Do you lead a remote team? How do you maximize morale and productivity remotely? Share your thoughts here and on the Beyond Folders Community's Facebook and Twitter pages.

by Bradley Eggers

 

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Negotiate What You Deserve
Tuesday, July 13, 2010 8:14 AM

Business writer and negotiating-guru Dr. Chester L. Karrass has said, "In business, you don't get what you deserve, you get what you negotiate." As anyone who has tried to reach a deal on a car lease, a home's sale price or even a teenager's curfew knows, life, not just business, requires negotiating chops. So how to get the best raise, sale price or deal? 

Do You Know What You're Worth?

To begin, arm yourself with information. Different negotiating experts employ various strategies and tips, but all sound a common theme: educate yourself before sitting down at the bargaining table. Research and listen; often the person across the table will reveal useful information.

Don't Capitulate (Or Worse, Eviscerate)

Since knowledge-is-power in negotiating, we've assembled a selection of resources offering constructive negotiating tips and techniques. One pointer from authors Roger Fisher and Daniel Shapiro of the Harvard Negotiation Project  strikes me as being spot-on: successful negotiating requires respect for both yourself and others.

Don't put yourself at a disadvantage by undermining your position with a lack of self-respect for your needs. Similarly, you'll have a greater chance of reaching a winning outcome if you treat your counterpart respectfully and don't try to bludgeon or bully them into accepting your point of view.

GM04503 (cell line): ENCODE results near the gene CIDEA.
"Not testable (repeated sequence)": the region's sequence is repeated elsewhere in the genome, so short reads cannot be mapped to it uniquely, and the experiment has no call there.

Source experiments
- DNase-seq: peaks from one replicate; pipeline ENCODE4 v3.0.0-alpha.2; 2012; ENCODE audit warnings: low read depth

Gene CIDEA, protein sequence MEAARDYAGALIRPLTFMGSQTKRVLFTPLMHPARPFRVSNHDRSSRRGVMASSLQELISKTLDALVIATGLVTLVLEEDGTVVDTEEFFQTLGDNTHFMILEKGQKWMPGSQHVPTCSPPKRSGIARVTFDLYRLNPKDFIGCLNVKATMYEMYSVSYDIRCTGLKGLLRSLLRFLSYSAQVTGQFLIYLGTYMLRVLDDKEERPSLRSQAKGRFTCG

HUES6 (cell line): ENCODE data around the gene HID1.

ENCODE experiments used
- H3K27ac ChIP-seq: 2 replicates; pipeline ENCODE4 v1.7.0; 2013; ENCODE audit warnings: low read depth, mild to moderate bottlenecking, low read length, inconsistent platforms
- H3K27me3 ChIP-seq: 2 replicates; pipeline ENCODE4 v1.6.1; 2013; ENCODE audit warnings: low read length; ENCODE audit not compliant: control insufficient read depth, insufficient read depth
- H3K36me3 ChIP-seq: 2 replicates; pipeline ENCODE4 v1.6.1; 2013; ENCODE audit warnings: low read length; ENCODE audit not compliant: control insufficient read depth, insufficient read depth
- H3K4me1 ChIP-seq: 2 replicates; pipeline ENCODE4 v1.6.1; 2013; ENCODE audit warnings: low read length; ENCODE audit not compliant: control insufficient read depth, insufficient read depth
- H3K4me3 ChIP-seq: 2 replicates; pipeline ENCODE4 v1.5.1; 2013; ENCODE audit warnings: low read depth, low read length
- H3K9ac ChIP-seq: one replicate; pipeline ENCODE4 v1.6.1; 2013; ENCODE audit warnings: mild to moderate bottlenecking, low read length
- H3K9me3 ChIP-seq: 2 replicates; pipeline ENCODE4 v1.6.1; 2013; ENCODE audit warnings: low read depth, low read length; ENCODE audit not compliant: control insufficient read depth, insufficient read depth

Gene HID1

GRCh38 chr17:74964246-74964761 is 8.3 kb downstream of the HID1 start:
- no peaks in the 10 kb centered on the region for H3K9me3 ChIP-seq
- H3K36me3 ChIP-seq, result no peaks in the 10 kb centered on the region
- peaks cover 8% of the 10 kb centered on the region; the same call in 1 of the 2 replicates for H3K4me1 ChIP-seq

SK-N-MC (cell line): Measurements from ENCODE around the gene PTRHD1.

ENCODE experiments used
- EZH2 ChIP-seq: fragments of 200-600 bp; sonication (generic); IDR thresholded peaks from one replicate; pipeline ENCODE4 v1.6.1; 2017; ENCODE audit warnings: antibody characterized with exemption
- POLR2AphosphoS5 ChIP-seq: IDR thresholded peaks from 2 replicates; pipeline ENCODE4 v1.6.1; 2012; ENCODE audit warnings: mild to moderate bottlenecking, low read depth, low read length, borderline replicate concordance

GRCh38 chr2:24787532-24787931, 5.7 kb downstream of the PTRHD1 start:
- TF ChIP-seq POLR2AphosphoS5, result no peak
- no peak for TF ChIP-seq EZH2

For more hands-on tools and tactics, arm yourself with information from these resources:

 

Do you have strategic negotiating tips? Share your thoughts here and on the Beyond Folders Community's Facebook and Twitter pages.

by Candie Harris

 

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Best Old and New Project Management Tools and Techniques
Thursday, July 08, 2010 10:04 AM

From the ancient pyramids to the iPhone 4, teams of individuals have successfully banded together to produce celebrated results. While most projects don't become tourist Meccas or headline news fodder  (Note to self: don't take your top secret phone prototypes into bars) all projects requiring team effort can benefit from topflight project management tools.

In past Beyond Folders blog posts we've looked at aspects of project management in The New Project Collaboration and Management Tools and in How's the Tunnel Coming? Tracking Long Term Projects.

Now we've assembled lists of resources of the best old (traditional) and new (innovative) project management tools and strategies around. Our traditional list has resources on the fundamentals of project management; the other list has resources that tweak those concepts. One list isn't better than the other, different tools or strategies fit different needs.

Traditional Resources